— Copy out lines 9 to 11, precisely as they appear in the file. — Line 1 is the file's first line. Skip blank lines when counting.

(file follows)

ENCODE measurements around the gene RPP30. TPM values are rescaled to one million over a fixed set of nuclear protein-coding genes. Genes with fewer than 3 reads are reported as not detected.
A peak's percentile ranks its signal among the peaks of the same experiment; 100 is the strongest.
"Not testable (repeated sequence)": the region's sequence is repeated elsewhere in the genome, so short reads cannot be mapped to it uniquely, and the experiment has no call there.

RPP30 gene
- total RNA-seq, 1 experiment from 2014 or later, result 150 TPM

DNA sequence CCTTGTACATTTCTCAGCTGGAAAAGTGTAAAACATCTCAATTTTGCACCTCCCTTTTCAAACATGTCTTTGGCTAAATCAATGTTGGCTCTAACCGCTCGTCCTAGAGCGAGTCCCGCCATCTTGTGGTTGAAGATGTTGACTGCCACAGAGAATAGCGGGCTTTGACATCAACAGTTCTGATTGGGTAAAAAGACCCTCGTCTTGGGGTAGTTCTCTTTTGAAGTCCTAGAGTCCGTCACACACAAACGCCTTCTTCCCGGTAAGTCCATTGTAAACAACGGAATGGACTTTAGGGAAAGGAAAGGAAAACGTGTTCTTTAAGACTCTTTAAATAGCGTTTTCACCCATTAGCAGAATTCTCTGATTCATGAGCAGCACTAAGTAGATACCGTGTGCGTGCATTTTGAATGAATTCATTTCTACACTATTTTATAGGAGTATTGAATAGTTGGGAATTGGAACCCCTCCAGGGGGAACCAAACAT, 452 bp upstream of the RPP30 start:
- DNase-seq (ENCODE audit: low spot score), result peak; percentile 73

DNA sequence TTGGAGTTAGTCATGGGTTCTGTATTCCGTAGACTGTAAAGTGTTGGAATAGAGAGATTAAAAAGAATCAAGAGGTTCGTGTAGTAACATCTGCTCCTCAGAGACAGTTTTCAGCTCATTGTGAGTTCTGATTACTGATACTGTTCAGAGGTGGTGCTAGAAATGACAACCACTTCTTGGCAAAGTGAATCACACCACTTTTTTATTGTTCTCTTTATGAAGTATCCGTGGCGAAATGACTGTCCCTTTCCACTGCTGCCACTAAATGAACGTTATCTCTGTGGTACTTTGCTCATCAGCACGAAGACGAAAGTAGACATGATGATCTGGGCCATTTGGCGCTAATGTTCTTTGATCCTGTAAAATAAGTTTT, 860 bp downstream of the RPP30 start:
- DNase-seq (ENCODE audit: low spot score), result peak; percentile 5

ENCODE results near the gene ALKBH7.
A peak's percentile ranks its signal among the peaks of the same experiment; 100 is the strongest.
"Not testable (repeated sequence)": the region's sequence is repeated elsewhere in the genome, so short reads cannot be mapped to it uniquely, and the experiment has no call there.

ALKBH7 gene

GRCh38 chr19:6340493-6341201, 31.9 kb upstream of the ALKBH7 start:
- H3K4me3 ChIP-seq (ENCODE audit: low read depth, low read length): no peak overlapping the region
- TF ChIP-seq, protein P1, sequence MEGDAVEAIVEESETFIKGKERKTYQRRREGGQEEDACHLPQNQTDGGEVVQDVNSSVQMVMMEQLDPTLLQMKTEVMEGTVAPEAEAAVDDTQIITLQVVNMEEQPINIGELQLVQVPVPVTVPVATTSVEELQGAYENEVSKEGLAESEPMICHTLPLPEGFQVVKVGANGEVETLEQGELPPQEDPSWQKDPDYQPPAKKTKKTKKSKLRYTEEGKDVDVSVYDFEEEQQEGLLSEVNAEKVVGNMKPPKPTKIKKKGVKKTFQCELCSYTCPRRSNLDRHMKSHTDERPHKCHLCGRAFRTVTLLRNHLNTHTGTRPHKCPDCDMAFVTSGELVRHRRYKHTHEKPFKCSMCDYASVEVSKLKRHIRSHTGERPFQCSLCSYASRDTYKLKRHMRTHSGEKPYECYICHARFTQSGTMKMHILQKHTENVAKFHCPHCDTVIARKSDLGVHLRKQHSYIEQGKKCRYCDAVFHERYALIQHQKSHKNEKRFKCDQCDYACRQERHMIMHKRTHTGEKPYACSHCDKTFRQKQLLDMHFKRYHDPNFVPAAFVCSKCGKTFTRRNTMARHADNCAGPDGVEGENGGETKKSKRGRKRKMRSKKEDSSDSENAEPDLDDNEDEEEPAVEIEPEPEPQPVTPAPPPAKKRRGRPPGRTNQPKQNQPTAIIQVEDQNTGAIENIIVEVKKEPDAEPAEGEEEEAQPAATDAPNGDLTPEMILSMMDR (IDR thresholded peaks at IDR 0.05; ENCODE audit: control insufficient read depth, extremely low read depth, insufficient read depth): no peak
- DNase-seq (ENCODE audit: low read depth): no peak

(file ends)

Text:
- DNase-seq (ENCODE audit: low spot score), result peak; percentile 5

ENCODE results near the gene ALKBH7.
A peak's percentile ranks its signal among the peaks of the same experiment; 100 is the strongest.